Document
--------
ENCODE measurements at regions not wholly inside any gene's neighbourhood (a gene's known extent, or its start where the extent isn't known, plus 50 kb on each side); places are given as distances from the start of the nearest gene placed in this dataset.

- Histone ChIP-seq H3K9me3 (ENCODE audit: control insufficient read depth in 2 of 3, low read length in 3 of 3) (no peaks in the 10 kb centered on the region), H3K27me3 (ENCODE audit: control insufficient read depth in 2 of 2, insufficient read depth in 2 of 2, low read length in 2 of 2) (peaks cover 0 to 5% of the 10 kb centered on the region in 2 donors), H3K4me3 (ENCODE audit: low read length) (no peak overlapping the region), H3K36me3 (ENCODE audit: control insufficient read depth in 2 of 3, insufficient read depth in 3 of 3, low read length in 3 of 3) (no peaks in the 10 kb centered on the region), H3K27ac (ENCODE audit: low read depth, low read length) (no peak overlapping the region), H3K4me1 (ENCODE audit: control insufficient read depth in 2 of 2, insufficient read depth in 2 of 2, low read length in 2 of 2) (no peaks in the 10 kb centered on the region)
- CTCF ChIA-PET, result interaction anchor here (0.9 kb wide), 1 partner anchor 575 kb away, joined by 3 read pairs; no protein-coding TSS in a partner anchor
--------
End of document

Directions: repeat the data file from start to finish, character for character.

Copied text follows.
ENCODE measurements at regions not wholly inside any gene's neighbourhood (a gene's known extent, or its start where the extent isn't known, plus 50 kb on each side); places are given as distances from the start of the nearest gene placed in this dataset.

- Histone ChIP-seq H3K9me3 (ENCODE audit: control insufficient read depth in 2 of 3, low read length in 3 of 3) (no peaks in the 10 kb centered on the region), H3K27me3 (ENCODE audit: control insufficient read depth in 2 of 2, insufficient read depth in 2 of 2, low read length in 2 of 2) (peaks cover 0 to 5% of the 10 kb centered on the region in 2 donors), H3K4me3 (ENCODE audit: low read length) (no peak overlapping the region), H3K36me3 (ENCODE audit: control insufficient read depth in 2 of 3, insufficient read depth in 3 of 3, low read length in 3 of 3) (no peaks in the 10 kb centered on the region), H3K27ac (ENCODE audit: low read depth, low read length) (no peak overlapping the region), H3K4me1 (ENCODE audit: control insufficient read depth in 2 of 2, insufficient read depth in 2 of 2, low read length in 2 of 2) (no peaks in the 10 kb centered on the region)
- CTCF ChIA-PET, result interaction anchor here (0.9 kb wide), 1 partner anchor 575 kb away, joined by 3 read pairs; no protein-coding TSS in a partner anchor